David

Not in Canada unfortunately, but have a friend that moved up there for work recently so would like to visit :) closest I've ridden is maybe my sportster 1200, but they're a whole other beast it seems. Think I'll be happy with the wing, I really like the older 70s and 80s models stripped down without fairings etc., I also don't ride that fast...

Interesting what you mention about the rain. What is the most rain/cold hardy bike in your experience?

Offline madmtnmotors

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Re: Help making my bike more cruiser friendly/advice on new cruiser
« Reply #5 on: June 21, 2017, 02:30:50 pm »
Interesting what you mention about the rain. What is the most rain/cold hardy bike in your experience?

Anything with a full fairing, the bigger the better. Smaller bikes with a full fairing work well, especially with "lowers" that help shield your legs. My knees bother me on longer rides so I mounted highway pegs just to be able to stretch my legs and change knee positions while riding. I will alternate between the standard pegs, passenger pegs, and highway pegs just to give my knees some relief on my CB750. Moving my feet to the passenger pegs occasionally even relieves my low back too.  8)
TAMTF...


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Offline crumpet8

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Re: Help making my bike more cruiser friendly/advice on new cruiser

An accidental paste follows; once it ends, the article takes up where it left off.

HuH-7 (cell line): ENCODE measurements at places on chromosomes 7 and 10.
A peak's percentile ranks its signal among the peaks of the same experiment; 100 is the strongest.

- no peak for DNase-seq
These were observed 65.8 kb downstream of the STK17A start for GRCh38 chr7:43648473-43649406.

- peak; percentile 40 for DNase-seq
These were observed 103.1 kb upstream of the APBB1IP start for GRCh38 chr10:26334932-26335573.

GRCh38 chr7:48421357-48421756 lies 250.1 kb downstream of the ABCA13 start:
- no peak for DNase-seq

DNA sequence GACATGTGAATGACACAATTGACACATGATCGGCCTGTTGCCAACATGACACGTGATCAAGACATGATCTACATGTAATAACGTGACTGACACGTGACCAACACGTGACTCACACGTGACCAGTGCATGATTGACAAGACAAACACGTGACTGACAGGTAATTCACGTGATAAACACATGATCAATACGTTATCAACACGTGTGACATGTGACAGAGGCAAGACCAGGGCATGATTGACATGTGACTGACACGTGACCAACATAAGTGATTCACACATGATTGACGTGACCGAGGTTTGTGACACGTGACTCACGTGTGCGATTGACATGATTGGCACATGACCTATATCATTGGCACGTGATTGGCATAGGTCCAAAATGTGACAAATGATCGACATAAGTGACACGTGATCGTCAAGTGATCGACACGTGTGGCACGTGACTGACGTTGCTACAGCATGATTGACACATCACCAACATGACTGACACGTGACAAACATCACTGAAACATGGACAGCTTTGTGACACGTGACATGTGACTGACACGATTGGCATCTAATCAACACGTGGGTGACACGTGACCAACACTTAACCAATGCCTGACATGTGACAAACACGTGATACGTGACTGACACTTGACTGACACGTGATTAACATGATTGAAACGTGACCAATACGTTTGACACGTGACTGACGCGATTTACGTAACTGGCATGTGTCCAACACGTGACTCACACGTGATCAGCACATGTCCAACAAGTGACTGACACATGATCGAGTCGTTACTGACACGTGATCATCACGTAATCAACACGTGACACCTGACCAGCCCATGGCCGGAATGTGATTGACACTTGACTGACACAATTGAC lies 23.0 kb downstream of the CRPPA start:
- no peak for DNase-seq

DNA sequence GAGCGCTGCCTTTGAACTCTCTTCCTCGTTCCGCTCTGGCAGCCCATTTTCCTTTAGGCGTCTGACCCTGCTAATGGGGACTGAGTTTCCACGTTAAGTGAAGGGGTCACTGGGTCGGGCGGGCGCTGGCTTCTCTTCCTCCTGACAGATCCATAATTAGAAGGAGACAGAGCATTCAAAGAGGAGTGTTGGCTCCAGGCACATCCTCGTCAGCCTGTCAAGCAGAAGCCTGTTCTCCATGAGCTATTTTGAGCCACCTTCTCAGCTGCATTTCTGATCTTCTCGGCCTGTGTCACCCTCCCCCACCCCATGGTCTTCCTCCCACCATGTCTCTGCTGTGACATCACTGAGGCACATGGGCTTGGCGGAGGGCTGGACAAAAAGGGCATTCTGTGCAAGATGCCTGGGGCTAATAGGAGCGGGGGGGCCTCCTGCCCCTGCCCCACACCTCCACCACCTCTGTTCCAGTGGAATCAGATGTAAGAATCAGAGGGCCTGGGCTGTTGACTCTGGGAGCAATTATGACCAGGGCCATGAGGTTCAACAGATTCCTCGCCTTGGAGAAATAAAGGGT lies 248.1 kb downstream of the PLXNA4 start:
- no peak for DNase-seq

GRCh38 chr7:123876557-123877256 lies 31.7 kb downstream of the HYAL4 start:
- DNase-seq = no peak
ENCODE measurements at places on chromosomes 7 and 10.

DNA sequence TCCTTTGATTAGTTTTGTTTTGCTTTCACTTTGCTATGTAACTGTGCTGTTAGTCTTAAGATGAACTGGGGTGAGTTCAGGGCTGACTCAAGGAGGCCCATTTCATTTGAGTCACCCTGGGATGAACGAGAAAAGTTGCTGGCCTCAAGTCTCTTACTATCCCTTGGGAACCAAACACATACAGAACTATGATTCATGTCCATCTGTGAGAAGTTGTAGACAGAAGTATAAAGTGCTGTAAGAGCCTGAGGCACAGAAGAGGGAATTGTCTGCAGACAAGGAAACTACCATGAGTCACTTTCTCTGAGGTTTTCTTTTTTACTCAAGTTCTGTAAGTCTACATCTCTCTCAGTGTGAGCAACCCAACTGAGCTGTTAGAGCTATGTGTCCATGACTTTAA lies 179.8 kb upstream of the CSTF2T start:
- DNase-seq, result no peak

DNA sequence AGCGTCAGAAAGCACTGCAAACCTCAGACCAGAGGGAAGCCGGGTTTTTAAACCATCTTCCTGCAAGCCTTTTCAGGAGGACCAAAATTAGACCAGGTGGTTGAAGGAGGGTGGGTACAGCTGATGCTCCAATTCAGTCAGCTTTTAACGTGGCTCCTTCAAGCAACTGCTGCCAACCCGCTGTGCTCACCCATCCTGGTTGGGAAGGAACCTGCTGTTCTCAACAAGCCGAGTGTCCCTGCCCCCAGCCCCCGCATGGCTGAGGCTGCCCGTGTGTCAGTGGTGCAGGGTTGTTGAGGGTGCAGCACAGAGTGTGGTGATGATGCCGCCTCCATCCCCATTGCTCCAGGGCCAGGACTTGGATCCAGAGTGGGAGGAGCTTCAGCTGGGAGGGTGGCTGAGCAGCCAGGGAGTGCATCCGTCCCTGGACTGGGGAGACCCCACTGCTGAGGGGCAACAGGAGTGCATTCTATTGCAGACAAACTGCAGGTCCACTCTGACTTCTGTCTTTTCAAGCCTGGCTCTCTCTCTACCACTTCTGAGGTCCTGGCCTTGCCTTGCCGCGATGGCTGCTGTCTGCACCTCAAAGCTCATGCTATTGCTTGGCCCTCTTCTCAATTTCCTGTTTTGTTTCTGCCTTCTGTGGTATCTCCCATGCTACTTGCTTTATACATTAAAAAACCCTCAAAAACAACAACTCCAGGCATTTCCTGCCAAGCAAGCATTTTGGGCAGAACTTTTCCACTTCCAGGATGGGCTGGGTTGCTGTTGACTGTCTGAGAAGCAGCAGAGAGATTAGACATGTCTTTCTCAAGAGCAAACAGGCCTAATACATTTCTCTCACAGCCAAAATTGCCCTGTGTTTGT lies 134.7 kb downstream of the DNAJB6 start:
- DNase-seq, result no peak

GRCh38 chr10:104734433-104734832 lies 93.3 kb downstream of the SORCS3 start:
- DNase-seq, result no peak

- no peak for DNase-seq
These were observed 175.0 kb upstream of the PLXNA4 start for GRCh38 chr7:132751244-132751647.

« Reply #6 on: June 26, 2017, 03:03:47 pm »
Ended up buying a vt700 86 model, that sat in a garage for about 10 years with little use.

Day 1 - brush away as much surface rust as I could without taking apart anything.

Day 2 - change out coolant and final drive oil

Tomorrow - waiting on some oil and a filter in the post, but it's happy days and riding already! Thanks for the help everyone :) its still a little cramped but I love the twistys on a cruiser and I think it'll be fine over the long hauls


Offline crumpet8

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Re: Help making my bike more cruiser friendly/advice on new cruiser
« Reply #7 on: June 26, 2017, 03:05:33 pm »
13.000 miles over 30 years of "use". Sat in the garage of the owners son for the last ten years with minimal use.

Offline crumpet8

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Re: Help making my bike more cruiser friendly/advice on new cruiser
« Reply #8 on: June 26, 2017, 03:10:02 pm »
Interesting what you mention about the rain. What is the most rain/cold hardy bike in your experience?

Anything with a full fairing, the bigger the better. Smaller bikes with a full fairing work well, especially with "lowers" that help shield your legs. My knees bother me on longer rides so I mounted highway pegs just to be able to stretch my legs and change knee positions while riding. I will alternate between the standard pegs, passenger pegs, and highway pegs just to give my knees some relief on my CB750. Moving my feet to the passenger pegs occasionally even relieves my low back too.  8)

Haha I remember lying on the tank of my cb400n during a 1000km day trip I took. Feet on the passenger pegs, all my weight on the tank for much of the journey.